April 30, 2013
They Have a History
Choreographers quote themselves all the time, recycling ideas from earlier works and earlier rehearsals, and thus a new dance is often a palimpsest. There are clues to where a choreographer has been, if not outright recognizable references, and an audience witnesses a dance’s history expanding before their eyes. And, just as each new dance represents a new chapter, each performance of that dance is a mini-chapter, and everything that occurs in it is a footnote to the past. This layering is the subject of Bebe Miller’s most recent work, “A History.” Miller, who is in her early sixties, has had a company for more than thirty years and has made many dances. The core of them has been human relationships, enacted in emotionally charged, very physical choreography—fertile ground for a work like “A History.”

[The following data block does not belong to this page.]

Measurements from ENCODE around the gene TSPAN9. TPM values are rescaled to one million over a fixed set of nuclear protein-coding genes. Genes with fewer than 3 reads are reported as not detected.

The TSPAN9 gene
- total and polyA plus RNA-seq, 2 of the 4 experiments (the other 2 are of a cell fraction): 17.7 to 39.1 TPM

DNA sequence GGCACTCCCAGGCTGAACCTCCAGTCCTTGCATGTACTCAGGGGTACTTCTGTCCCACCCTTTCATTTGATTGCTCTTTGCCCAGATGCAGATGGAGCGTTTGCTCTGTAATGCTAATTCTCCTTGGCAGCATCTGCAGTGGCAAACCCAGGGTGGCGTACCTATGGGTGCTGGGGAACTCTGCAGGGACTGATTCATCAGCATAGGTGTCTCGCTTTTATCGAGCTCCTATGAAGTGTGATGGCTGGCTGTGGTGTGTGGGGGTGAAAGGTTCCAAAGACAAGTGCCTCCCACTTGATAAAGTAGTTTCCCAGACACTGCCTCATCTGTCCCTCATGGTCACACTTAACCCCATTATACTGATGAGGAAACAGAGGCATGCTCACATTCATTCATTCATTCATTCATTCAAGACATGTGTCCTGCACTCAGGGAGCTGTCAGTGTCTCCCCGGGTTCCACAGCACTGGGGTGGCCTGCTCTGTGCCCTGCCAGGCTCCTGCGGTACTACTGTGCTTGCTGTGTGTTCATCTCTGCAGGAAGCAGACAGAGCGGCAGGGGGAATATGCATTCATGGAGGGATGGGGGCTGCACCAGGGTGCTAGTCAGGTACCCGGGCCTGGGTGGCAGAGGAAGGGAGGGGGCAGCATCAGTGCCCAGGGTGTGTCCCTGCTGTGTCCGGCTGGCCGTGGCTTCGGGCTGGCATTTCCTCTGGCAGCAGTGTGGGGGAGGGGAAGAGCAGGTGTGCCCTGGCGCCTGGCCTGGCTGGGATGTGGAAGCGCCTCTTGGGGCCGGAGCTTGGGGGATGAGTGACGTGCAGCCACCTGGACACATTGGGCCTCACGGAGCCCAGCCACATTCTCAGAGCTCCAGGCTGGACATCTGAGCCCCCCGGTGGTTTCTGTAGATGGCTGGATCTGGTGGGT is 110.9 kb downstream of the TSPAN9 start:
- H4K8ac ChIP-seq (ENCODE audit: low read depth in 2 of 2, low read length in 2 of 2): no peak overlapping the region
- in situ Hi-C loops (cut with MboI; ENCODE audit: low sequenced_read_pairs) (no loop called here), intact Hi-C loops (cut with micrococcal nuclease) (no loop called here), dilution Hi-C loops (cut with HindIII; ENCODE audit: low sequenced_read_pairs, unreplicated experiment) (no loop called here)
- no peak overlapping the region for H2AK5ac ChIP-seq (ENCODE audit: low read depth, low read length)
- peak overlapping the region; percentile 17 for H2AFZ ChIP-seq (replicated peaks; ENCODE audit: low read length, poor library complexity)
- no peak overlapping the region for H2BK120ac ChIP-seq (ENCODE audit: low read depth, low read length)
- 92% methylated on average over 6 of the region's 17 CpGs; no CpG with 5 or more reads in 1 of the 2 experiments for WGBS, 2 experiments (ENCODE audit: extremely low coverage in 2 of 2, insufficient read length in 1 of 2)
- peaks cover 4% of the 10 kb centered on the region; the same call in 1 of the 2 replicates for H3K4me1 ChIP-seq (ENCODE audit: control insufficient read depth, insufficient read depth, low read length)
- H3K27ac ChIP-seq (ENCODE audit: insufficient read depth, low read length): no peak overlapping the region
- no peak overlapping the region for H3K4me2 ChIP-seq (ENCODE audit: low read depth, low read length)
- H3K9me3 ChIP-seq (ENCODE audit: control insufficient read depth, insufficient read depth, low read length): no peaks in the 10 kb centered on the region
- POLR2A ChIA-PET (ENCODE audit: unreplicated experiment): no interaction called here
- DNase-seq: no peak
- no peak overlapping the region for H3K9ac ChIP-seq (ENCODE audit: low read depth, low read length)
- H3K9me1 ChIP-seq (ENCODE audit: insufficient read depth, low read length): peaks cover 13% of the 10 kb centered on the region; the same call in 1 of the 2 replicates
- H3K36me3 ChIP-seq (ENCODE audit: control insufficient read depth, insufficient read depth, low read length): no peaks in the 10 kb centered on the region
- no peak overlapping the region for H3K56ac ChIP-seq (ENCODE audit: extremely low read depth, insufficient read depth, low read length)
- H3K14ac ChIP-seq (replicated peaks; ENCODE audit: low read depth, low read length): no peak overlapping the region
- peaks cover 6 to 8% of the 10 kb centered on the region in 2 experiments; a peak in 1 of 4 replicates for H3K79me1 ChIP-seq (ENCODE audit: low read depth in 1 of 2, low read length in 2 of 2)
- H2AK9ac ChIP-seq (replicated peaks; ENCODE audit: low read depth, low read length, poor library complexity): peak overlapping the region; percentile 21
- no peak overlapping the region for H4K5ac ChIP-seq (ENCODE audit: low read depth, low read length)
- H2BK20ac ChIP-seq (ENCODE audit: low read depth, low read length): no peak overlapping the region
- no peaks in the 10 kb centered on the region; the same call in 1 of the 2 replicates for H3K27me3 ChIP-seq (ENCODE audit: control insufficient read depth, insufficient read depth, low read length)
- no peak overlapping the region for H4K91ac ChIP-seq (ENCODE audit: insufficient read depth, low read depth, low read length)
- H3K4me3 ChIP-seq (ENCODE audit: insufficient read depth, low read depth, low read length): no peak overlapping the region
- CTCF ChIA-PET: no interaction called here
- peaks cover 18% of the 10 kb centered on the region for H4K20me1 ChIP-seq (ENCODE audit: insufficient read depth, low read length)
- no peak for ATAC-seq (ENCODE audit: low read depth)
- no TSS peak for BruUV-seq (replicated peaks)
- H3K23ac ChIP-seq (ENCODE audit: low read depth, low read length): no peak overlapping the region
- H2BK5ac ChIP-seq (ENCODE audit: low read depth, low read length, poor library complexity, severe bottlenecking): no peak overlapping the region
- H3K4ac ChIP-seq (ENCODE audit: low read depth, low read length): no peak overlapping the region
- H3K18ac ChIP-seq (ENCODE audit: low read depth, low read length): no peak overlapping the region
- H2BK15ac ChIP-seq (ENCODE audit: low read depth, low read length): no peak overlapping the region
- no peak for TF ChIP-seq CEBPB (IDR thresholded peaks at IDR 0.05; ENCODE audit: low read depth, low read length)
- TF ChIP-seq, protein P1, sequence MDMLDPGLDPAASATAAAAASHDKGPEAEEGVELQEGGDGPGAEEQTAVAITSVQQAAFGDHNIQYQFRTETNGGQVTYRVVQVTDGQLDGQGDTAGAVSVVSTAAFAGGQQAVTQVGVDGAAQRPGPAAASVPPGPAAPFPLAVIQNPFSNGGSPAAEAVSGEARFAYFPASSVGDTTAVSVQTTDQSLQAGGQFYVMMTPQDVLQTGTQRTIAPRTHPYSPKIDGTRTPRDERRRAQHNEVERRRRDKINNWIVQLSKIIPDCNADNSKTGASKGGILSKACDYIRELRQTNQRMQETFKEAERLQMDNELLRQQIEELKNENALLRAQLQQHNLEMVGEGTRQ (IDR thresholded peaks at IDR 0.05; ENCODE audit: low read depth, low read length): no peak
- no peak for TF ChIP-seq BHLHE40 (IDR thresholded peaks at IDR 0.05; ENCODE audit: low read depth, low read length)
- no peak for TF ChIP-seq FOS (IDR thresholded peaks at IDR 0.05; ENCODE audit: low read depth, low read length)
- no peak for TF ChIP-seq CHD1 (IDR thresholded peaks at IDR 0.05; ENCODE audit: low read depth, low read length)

For this project, Miller collaborated with her longtime dancers Darrell Jones and Angie Hauser (Jones began working with Miller in 1998, Hauser in 2000). To assist in what Miller has called “an archive of our practice, an incomplete and completely subjective accounting built on ideas, movement, and conversation from the past ten years,” she enlisted another regular collaborator, the playwright Talvin Wilks, to act as dramaturge. In making dances, there is a lot of talking—it’s a process of problem-solving, requiring negotiation and repetition and reliance on all the participants’ memories; for “A History,” Miller and Wilks put together a text from a variety of sources—fragments of rehearsal conversations, personal writings, pieces of literature—which formed a revealing verbal reflection of process and collaboration. But the visual and choreographic elements spoke just as strongly.